Night of the Lepus Movie Review
But perhaps the best way -- if the least well-known -- is to include the word "lepus" in it.
Night of the Lepus follows the age-old horror tradition of taking harmless animals (see Them!) and blowing them up to ridiculous size, which, of course, makes them evil. In Lepus, lettuce-munching bunnies suddenly develop a taste for human flesh once they explode to 100 times their normal size. Thus, they must be killed.
Most of the film comprises the scientists and cops who try to deal with the sudden lepine invasion, which takes place in the U.S. southwest, with its deserts aplenty. They send men into giant rabbit holes and shoot plenty of guns at lone species, but this is all a buildup to the finale, when a mass attack of giant rabbits is launched.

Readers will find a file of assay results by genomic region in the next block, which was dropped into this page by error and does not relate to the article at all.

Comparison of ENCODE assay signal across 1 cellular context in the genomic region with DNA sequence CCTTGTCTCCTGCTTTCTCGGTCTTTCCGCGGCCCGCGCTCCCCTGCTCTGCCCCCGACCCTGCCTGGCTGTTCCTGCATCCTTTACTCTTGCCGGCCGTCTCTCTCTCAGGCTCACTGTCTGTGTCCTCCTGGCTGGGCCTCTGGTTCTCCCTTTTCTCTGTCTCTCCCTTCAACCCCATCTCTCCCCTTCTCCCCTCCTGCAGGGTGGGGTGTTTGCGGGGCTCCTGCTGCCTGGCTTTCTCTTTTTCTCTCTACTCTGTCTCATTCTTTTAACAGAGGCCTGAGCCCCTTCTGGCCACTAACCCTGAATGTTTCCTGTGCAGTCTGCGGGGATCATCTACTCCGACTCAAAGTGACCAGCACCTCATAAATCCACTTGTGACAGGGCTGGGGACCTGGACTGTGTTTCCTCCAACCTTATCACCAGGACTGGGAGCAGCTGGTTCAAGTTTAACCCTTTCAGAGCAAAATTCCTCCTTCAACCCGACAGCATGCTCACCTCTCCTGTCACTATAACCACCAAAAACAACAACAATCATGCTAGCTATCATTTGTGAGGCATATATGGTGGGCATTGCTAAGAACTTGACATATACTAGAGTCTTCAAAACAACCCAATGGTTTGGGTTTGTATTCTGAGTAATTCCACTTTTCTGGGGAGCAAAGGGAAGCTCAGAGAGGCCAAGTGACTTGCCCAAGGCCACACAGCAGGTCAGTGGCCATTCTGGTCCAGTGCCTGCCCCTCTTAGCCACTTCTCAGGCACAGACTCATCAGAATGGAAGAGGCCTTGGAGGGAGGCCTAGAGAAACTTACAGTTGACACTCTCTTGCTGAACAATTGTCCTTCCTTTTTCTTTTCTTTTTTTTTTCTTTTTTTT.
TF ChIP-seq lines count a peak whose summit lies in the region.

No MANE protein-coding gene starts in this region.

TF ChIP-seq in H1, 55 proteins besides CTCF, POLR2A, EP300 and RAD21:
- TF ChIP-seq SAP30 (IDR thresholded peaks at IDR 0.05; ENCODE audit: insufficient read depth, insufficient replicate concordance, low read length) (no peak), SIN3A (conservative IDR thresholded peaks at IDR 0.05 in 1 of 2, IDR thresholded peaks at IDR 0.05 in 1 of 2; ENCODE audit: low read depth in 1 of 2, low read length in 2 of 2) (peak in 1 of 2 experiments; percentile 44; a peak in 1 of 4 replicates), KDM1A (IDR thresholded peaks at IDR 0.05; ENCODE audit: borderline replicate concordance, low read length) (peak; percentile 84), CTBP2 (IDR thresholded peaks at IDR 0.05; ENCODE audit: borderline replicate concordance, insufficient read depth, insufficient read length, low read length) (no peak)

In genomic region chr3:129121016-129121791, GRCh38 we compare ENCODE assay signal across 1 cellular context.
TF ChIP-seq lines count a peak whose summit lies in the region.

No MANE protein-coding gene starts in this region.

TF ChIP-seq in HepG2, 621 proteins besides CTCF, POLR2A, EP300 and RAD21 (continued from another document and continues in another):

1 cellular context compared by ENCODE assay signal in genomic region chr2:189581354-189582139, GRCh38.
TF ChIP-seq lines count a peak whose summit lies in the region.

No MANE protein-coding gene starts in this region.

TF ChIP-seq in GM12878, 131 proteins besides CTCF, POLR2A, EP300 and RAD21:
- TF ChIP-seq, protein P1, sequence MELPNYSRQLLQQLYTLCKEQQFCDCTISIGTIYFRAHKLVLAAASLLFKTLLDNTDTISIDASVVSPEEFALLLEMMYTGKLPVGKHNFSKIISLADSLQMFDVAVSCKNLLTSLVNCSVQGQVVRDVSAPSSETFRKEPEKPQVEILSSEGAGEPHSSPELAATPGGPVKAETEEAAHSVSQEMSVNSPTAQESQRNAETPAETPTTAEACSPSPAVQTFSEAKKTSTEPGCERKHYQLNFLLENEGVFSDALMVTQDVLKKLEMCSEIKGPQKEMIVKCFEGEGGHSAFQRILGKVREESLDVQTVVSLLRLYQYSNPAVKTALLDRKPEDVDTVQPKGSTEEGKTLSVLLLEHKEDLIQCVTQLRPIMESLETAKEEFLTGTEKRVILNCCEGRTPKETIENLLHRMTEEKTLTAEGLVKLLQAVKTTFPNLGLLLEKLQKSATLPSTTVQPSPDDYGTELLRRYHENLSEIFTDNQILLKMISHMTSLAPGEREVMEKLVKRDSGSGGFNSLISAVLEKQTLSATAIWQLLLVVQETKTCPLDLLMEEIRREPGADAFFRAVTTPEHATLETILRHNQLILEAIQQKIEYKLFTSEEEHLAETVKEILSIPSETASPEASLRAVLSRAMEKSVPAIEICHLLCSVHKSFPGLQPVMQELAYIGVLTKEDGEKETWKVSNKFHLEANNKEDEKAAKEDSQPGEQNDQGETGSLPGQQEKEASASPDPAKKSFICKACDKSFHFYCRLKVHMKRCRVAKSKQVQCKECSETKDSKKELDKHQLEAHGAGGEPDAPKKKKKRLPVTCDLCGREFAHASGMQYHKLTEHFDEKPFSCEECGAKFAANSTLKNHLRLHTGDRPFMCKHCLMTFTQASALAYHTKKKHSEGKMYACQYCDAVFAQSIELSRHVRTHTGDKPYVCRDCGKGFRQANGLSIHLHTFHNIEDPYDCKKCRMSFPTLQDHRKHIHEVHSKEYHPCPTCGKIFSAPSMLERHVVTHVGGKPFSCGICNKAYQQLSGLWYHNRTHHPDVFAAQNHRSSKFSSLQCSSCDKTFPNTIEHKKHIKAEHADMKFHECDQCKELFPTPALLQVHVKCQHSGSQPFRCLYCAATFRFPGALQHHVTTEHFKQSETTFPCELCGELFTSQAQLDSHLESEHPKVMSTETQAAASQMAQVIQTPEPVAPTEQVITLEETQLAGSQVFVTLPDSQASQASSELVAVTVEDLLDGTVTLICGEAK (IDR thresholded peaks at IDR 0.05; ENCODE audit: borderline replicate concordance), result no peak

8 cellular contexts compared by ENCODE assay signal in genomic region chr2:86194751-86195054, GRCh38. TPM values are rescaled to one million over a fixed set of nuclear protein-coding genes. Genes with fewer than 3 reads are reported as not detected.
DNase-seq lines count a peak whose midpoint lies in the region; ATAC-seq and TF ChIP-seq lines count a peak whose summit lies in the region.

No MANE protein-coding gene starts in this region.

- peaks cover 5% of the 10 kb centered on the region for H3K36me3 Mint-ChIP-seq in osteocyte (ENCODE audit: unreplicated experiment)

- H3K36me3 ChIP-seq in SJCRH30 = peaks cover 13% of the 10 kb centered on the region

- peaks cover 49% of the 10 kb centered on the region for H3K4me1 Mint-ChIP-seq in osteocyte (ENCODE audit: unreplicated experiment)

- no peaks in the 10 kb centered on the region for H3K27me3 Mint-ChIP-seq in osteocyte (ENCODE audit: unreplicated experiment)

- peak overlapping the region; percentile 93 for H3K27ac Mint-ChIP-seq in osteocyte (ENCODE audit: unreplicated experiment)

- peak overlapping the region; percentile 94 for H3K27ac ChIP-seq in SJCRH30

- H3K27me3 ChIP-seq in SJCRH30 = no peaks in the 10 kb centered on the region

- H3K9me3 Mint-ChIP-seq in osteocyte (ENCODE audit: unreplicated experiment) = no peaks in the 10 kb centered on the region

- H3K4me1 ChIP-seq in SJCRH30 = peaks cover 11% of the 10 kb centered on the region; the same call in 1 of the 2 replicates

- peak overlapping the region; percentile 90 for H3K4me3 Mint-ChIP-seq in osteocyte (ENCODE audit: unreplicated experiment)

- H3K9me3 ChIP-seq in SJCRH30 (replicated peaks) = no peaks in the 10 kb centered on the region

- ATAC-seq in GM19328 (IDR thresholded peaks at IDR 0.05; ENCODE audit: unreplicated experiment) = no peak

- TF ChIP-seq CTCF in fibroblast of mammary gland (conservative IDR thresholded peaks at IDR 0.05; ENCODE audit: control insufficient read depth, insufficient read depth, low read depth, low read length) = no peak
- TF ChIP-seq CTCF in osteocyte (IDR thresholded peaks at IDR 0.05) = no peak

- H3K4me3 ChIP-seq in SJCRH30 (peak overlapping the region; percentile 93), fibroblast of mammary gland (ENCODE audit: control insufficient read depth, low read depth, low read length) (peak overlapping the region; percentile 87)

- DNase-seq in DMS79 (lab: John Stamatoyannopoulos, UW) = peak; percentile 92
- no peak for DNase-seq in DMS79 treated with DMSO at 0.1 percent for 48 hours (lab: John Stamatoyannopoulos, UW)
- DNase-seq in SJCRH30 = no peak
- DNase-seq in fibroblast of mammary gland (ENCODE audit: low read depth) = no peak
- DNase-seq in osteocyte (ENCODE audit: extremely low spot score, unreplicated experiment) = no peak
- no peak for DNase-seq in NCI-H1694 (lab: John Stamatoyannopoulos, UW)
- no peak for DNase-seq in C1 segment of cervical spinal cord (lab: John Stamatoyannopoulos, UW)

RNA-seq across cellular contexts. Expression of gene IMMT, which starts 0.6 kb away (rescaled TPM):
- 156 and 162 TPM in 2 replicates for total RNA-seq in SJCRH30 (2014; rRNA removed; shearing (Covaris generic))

To call Lepus a bad horror film is an insult to the legacy of Ed Wood. At least Wood was trying. Director William F. Claxton (a TV director, this was one of his few films) just seems wholly incapable of making the movie remotely frightening, or even of making much sense. The biggest mistake: Using regular-sized bunnies and miniature sets to show our rampaging rabbits running amok. The effect is so awful as to make the entire film a huge joke -- in fact, that's exactly how it's become known today, as one of the worst films ever made.
Hard to argue with that.